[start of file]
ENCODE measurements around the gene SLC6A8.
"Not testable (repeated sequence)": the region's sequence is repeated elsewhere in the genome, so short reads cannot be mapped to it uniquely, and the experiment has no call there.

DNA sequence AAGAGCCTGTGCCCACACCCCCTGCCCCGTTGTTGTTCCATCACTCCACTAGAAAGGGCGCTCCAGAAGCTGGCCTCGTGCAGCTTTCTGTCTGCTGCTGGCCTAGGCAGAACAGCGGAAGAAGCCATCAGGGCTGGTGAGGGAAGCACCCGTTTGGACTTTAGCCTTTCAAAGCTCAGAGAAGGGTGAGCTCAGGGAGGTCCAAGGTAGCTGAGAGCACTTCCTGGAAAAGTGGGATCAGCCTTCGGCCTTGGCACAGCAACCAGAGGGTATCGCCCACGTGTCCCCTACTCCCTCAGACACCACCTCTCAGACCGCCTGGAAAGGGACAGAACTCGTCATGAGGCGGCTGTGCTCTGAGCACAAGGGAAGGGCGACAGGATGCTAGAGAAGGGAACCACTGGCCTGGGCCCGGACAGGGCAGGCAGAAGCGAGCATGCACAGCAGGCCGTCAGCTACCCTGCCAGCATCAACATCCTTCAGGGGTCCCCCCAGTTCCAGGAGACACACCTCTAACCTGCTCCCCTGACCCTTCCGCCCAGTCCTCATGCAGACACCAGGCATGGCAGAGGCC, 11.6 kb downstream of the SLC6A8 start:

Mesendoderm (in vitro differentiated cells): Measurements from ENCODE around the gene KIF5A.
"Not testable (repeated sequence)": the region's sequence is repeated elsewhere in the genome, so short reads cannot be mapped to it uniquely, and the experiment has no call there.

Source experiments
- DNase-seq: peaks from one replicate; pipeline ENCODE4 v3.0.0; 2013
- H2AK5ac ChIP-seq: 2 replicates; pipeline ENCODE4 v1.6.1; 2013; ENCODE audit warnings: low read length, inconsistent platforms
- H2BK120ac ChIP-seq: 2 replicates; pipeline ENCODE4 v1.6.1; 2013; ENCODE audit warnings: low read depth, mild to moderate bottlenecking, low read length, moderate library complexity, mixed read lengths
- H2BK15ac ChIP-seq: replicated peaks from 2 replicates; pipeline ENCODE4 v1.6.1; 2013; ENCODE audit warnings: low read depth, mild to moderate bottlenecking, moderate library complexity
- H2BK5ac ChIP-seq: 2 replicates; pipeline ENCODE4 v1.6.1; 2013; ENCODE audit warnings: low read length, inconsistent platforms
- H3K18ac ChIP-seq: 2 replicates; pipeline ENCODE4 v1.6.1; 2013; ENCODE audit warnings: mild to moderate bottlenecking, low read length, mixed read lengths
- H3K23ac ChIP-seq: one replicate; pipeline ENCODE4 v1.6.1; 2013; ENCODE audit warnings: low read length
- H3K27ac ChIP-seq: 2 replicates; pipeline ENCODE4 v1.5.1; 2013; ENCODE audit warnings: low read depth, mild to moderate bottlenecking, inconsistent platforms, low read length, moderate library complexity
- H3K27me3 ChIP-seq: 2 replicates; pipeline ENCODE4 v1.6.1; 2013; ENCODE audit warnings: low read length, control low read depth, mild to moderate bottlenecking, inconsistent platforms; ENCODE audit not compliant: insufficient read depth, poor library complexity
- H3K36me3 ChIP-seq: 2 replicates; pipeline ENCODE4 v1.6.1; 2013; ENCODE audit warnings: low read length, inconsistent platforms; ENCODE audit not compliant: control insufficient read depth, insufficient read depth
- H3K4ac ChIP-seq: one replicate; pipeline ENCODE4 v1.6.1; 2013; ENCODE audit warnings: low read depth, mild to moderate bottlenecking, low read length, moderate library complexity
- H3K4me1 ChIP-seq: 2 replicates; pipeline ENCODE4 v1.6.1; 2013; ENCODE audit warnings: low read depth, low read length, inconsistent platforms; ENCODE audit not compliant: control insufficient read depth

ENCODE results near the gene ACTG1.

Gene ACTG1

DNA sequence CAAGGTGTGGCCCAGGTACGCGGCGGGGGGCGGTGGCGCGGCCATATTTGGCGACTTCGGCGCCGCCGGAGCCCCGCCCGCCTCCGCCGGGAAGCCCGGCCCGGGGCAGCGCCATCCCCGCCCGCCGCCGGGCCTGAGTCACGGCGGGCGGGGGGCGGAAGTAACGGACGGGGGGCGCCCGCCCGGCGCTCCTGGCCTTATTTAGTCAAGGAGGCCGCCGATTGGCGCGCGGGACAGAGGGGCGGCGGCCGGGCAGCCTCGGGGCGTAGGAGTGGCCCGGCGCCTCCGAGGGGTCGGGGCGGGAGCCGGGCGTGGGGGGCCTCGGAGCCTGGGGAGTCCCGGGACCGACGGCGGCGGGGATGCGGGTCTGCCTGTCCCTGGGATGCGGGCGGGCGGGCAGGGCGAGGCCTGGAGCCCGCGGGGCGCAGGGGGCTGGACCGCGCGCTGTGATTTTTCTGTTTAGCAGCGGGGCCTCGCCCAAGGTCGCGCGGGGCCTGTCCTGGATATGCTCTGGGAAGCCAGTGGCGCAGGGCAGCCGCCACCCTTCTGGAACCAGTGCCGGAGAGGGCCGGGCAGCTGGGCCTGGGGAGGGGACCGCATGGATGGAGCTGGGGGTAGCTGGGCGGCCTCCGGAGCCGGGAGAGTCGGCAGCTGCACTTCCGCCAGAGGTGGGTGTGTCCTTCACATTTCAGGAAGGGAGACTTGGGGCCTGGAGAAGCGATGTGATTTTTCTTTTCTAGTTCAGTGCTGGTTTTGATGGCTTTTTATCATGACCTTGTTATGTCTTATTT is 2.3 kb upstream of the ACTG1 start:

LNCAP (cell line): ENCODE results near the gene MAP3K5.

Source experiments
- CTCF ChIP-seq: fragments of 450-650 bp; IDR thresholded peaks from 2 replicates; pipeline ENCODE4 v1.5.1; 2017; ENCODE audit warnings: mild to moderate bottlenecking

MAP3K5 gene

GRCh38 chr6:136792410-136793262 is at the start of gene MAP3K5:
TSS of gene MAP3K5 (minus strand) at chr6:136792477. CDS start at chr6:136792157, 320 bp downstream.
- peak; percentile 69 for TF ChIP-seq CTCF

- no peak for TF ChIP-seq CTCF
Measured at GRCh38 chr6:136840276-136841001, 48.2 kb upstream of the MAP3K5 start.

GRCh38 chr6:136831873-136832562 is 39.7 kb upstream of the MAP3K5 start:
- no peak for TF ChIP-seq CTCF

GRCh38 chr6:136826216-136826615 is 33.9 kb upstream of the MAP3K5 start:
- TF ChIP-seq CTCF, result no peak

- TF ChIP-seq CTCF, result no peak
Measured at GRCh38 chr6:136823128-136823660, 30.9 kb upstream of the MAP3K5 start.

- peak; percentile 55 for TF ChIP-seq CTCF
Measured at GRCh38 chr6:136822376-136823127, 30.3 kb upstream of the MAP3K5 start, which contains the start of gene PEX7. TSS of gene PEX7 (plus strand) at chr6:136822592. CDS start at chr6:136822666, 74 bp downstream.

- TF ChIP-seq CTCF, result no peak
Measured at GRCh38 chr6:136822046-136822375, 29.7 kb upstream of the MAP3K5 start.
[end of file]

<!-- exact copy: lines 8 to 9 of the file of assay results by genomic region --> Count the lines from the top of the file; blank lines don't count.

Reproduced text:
- H2AK5ac ChIP-seq: 2 replicates; pipeline ENCODE4 v1.6.1; 2013; ENCODE audit warnings: low read length, inconsistent platforms
- H2BK120ac ChIP-seq: 2 replicates; pipeline ENCODE4 v1.6.1; 2013; ENCODE audit warnings: low read depth, mild to moderate bottlenecking, low read length, moderate library complexity, mixed read lengths